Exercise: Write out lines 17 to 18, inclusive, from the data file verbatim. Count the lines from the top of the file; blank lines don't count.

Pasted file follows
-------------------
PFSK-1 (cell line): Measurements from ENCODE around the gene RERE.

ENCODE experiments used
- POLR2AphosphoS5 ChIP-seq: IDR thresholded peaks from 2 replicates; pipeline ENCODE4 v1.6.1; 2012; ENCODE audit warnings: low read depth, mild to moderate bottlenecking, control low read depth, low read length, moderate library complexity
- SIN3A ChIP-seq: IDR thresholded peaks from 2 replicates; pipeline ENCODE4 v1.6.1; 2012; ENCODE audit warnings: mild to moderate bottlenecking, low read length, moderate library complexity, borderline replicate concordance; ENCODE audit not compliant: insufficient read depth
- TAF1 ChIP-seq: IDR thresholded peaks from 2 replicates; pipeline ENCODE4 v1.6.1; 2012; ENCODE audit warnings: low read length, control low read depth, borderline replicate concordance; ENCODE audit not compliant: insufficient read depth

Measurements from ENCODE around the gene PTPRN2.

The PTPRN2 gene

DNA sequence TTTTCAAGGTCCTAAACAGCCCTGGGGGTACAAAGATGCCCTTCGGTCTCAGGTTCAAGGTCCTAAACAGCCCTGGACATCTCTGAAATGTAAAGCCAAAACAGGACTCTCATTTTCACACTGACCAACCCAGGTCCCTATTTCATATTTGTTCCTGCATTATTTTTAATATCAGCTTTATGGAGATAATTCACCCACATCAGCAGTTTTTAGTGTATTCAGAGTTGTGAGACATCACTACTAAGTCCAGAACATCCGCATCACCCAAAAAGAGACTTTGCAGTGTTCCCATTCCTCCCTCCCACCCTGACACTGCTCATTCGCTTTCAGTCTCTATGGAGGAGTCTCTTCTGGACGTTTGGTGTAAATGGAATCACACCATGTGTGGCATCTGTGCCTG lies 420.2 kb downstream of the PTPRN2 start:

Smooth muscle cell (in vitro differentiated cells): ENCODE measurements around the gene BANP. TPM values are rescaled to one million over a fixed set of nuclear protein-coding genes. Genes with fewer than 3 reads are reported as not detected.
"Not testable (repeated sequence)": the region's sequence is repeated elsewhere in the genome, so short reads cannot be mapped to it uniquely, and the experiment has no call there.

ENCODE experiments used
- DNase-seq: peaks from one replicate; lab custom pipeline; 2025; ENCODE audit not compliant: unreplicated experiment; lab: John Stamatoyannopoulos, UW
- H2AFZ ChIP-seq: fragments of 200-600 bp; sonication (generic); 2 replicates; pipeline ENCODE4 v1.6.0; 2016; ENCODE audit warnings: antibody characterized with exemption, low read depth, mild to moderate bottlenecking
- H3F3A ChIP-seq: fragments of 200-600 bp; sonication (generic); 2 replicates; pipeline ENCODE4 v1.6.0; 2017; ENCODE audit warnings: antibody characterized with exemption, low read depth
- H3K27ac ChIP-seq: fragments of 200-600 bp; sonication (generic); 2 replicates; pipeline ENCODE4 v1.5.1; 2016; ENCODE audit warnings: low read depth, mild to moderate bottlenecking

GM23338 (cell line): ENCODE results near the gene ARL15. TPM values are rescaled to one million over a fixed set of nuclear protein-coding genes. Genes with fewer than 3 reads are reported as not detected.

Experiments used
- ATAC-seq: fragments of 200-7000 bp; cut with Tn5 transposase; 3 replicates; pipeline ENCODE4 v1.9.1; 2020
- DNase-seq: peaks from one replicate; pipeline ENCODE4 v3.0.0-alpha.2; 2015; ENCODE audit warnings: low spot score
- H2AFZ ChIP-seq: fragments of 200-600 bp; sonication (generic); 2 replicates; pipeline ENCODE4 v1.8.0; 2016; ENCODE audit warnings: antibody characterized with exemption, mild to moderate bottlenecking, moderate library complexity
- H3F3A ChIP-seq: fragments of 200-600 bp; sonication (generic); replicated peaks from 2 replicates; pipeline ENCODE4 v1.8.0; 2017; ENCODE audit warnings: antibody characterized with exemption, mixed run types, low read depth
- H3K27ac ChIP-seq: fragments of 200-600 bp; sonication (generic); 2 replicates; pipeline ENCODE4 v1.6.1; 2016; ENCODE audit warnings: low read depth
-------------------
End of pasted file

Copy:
Experiments used
- ATAC-seq: fragments of 200-7000 bp; cut with Tn5 transposase; 3 replicates; pipeline ENCODE4 v1.9.1; 2020